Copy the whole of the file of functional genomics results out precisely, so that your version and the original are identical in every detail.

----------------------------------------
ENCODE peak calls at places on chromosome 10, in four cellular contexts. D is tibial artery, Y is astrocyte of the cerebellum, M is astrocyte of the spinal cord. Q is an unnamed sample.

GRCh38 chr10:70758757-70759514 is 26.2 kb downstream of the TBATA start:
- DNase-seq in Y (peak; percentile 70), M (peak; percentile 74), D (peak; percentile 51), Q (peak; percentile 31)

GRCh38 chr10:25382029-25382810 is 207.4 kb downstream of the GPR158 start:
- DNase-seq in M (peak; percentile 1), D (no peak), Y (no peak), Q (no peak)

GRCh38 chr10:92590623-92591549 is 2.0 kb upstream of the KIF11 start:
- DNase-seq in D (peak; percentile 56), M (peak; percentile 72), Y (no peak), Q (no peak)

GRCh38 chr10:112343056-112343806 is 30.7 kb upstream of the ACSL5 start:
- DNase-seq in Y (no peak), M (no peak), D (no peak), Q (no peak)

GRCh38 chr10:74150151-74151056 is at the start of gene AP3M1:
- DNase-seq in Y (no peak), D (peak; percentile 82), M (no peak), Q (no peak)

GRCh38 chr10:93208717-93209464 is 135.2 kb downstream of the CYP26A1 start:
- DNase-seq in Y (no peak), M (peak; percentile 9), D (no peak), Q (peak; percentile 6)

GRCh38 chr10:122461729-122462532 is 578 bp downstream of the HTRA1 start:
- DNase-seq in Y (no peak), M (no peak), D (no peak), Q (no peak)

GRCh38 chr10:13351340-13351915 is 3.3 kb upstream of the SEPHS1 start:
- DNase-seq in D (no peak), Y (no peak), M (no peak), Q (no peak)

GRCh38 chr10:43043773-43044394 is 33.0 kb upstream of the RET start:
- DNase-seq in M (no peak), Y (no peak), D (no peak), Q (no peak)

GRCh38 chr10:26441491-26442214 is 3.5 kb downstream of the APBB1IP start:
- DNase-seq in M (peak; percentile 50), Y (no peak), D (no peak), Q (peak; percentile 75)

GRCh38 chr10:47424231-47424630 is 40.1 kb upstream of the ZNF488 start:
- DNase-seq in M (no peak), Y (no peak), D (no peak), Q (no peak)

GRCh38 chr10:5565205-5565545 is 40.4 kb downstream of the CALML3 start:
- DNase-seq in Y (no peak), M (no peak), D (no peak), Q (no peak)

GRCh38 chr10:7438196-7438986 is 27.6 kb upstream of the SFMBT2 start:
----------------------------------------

ENCODE peak calls at places on chromosome 10, in four cellular contexts. D is tibial artery, Y is astrocyte of the cerebellum, M is astrocyte of the spinal cord. Q is an unnamed sample.

GRCh38 chr10:70758757-70759514 is 26.2 kb downstream of the TBATA start:
- DNase-seq in Y (peak; percentile 70), M (peak; percentile 74), D (peak; percentile 51), Q (peak; percentile 31)

GRCh38 chr10:25382029-25382810 is 207.4 kb downstream of the GPR158 start:
- DNase-seq in M (peak; percentile 1), D (no peak), Y (no peak), Q (no peak)

GRCh38 chr10:92590623-92591549 is 2.0 kb upstream of the KIF11 start:
- DNase-seq in D (peak; percentile 56), M (peak; percentile 72), Y (no peak), Q (no peak)

GRCh38 chr10:112343056-112343806 is 30.7 kb upstream of the ACSL5 start:
- DNase-seq in Y (no peak), M (no peak), D (no peak), Q (no peak)

GRCh38 chr10:74150151-74151056 is at the start of gene AP3M1:
- DNase-seq in Y (no peak), D (peak; percentile 82), M (no peak), Q (no peak)

GRCh38 chr10:93208717-93209464 is 135.2 kb downstream of the CYP26A1 start:
- DNase-seq in Y (no peak), M (peak; percentile 9), D (no peak), Q (peak; percentile 6)

GRCh38 chr10:122461729-122462532 is 578 bp downstream of the HTRA1 start:
- DNase-seq in Y (no peak), M (no peak), D (no peak), Q (no peak)

GRCh38 chr10:13351340-13351915 is 3.3 kb upstream of the SEPHS1 start:
- DNase-seq in D (no peak), Y (no peak), M (no peak), Q (no peak)

GRCh38 chr10:43043773-43044394 is 33.0 kb upstream of the RET start:
- DNase-seq in M (no peak), Y (no peak), D (no peak), Q (no peak)

GRCh38 chr10:26441491-26442214 is 3.5 kb downstream of the APBB1IP start:
- DNase-seq in M (peak; percentile 50), Y (no peak), D (no peak), Q (peak; percentile 75)

GRCh38 chr10:47424231-47424630 is 40.1 kb upstream of the ZNF488 start:
- DNase-seq in M (no peak), Y (no peak), D (no peak), Q (no peak)

GRCh38 chr10:5565205-5565545 is 40.4 kb downstream of the CALML3 start:
- DNase-seq in Y (no peak), M (no peak), D (no peak), Q (no peak)

GRCh38 chr10:7438196-7438986 is 27.6 kb upstream of the SFMBT2 start: